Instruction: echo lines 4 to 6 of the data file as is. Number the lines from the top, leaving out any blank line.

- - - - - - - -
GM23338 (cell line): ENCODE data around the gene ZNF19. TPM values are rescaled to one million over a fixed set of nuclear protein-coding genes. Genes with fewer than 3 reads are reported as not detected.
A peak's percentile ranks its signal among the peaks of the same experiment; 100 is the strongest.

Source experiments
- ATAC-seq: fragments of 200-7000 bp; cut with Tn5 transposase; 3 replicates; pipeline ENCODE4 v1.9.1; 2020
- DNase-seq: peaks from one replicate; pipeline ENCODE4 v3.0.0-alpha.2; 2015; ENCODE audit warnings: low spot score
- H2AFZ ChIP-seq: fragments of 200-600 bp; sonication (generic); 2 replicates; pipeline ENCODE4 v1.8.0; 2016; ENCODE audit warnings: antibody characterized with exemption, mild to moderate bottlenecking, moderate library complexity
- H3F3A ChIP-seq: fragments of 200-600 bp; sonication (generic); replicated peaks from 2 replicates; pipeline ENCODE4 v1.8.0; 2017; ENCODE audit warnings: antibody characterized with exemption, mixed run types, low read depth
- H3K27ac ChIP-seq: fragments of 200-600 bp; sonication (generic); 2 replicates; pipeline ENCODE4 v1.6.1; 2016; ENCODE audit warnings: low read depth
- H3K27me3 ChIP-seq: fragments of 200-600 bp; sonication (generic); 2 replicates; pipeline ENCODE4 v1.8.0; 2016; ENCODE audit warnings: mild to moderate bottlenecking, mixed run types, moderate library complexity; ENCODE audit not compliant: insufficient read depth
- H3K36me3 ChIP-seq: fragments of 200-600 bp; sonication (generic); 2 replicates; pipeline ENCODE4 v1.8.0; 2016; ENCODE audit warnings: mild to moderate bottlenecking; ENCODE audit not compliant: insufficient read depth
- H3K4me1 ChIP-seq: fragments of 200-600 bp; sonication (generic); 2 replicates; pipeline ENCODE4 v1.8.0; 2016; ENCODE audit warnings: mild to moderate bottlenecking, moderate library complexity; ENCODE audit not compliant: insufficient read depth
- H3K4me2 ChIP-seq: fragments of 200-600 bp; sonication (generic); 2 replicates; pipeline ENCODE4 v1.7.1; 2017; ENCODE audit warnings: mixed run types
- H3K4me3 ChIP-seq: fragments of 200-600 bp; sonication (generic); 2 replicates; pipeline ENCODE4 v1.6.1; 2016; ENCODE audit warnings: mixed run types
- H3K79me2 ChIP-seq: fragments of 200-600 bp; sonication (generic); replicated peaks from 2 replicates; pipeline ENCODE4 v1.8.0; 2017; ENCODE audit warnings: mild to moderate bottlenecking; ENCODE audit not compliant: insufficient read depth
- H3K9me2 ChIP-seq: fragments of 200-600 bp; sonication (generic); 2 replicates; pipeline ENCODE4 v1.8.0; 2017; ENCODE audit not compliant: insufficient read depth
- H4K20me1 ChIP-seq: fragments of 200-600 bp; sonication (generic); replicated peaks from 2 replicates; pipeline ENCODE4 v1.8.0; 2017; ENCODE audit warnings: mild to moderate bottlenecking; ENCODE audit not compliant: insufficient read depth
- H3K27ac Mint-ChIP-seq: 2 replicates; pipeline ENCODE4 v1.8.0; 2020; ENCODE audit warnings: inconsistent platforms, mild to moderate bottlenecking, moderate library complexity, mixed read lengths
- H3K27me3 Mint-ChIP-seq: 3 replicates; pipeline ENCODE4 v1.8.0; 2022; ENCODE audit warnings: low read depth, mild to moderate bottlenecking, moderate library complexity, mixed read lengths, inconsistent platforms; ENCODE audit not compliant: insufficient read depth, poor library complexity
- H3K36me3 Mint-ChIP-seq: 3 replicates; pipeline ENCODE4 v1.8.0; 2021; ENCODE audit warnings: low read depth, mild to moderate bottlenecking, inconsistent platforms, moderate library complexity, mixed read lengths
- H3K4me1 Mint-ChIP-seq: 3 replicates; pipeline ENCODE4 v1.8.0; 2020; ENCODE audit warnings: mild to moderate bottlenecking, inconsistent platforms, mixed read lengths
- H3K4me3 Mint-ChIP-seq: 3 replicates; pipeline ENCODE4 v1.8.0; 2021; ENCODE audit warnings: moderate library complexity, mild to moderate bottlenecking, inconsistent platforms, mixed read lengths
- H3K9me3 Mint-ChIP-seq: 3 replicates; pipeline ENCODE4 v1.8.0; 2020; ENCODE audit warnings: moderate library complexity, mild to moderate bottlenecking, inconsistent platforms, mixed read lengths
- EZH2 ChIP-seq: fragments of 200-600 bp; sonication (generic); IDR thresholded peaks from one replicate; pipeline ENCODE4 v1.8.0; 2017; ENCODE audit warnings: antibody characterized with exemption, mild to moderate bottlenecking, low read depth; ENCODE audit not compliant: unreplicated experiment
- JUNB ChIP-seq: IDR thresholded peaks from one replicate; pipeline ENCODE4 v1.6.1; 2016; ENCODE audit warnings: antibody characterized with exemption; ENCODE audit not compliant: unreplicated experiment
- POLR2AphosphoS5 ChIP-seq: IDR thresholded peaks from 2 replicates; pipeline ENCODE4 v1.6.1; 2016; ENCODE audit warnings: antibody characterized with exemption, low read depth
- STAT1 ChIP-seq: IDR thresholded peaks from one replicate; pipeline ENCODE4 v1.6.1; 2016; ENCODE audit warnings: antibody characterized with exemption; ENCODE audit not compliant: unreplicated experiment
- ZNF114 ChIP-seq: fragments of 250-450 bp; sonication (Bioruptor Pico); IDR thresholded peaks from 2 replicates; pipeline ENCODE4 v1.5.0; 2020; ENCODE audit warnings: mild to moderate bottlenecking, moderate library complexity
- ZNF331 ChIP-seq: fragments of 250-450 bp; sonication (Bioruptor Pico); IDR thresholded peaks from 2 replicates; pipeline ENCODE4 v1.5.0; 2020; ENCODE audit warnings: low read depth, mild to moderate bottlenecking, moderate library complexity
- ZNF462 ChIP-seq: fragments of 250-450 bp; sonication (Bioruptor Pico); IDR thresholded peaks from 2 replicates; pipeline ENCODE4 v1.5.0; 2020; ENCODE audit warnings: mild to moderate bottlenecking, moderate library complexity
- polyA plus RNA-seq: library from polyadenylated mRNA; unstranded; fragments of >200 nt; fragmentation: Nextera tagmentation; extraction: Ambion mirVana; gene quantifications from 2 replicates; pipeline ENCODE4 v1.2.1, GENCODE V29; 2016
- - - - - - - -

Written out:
- ATAC-seq: fragments of 200-7000 bp; cut with Tn5 transposase; 3 replicates; pipeline ENCODE4 v1.9.1; 2020
- DNase-seq: peaks from one replicate; pipeline ENCODE4 v3.0.0-alpha.2; 2015; ENCODE audit warnings: low spot score
- H2AFZ ChIP-seq: fragments of 200-600 bp; sonication (generic); 2 replicates; pipeline ENCODE4 v1.8.0; 2016; ENCODE audit warnings: antibody characterized with exemption, mild to moderate bottlenecking, moderate library complexity